Pain. Gut-wrenching, world-stopping, pain. I felt it this morning when I received a phone call. A loving, generous, encouraging family lost a loved one. Death was coming, expected even, but it still didn’t change or stop the onslaught of pain. I never met this person, at least not physically. Yet, I knew her. She was a brave, loving woman who loved her husband and family. Even during her last days, she fought hard, not complaining or asking for anyone’s sympathy. For many months since the diagnosis, people prayed for her at church, through emails received, and the general passing of conversations. I felt this pain not for the loss of this woman in my life, but in the life of her family.
When I turned on the television, I expected to see a news story, a request for a moment of silence, anything to acknowledge this loss! Nothing. Perhaps the thing a person struggles with most after losing someone is continuing in life. And yet, that is the one thing that others are doing so effortlessly. Don’t they know? Don’t they care? How do they manage when I can barely remember to breath, I’m so drowned in my sorrow?
No one doubts that, if possible, any one of her family members would have traded with her, and left this world in her place. If it was only possible, but it wasn’t.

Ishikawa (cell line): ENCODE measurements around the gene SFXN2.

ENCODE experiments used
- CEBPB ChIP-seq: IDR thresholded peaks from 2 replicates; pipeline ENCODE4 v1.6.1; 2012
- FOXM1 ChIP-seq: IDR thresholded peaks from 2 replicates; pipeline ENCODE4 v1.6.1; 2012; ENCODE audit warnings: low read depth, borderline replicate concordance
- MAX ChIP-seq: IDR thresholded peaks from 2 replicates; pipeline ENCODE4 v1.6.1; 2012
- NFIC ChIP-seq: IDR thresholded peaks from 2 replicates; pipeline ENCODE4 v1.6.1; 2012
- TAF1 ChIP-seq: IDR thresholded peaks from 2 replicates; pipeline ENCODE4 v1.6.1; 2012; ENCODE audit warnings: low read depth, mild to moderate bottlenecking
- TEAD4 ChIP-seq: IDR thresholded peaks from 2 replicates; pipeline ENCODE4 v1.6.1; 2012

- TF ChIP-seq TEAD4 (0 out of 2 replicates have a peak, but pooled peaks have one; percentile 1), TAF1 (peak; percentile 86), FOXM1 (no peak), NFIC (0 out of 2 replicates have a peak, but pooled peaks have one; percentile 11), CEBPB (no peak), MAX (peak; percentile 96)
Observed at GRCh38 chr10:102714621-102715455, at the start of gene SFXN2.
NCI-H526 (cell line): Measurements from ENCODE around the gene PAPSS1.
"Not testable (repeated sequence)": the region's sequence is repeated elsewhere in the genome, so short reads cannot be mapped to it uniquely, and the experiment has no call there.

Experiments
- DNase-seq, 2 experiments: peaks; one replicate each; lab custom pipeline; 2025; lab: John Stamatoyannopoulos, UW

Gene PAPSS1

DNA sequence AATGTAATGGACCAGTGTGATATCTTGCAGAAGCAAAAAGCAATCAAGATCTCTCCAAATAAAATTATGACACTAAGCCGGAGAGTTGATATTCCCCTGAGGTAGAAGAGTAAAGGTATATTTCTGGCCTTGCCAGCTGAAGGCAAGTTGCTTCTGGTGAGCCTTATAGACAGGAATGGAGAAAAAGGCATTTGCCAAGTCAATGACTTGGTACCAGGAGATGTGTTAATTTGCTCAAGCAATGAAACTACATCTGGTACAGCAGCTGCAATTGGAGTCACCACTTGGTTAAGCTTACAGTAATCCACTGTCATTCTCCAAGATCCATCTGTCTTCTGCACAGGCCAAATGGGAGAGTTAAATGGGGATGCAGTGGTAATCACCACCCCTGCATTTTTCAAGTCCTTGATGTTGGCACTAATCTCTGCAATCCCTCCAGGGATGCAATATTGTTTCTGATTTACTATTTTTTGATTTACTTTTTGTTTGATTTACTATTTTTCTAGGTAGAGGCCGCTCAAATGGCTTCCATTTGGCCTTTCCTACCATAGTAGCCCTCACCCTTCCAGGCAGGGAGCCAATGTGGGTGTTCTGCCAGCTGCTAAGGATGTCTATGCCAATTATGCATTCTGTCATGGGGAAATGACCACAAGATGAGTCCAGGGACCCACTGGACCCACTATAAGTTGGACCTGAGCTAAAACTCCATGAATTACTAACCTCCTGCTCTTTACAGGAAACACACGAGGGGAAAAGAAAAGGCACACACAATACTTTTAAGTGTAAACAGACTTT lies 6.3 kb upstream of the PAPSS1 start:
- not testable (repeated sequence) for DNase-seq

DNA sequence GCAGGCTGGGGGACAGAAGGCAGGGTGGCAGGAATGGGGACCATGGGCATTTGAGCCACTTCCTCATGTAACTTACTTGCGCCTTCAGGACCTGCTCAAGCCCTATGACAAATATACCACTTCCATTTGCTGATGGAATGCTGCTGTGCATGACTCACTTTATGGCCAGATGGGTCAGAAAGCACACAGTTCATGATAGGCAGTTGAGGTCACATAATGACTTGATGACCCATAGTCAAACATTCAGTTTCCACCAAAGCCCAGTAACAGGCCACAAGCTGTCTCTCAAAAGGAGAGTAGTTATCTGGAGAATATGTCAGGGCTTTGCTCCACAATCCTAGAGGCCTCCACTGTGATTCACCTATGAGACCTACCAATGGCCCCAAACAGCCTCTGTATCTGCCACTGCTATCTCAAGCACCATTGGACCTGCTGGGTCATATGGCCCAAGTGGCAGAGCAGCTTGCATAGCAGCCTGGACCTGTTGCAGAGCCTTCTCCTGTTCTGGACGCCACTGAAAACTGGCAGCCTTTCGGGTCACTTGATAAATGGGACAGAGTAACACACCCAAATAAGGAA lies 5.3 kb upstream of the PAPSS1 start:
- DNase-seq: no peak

Parallels glare at me, serving as a reminder. He knew His son would die, and so did others. It was written about, talked about, even preached. The day finally came, and the pain was more than anything capable of being expressed. Only this time, He could change it all, and He chose not to do so. He watched His son die. Only this time, the world did stop, and grow dark. People knew something had happened. He was separated from His son for three days, and then reunited!
Now, we are separated from this dear loved one. She has left us to be with her heavenly father, thanks to the ultimate sacrifice. While her earthly mother and father, husband, and children grieve, God rejoices. I once heard, “We rejoice at birth and cry at death, when we should cry at birth and rejoice at death.”
Pain. Gut-wrenching, world-stopping pain. Please pray for the Ellis family, a family so filled with love and concern for others, now needing that from us.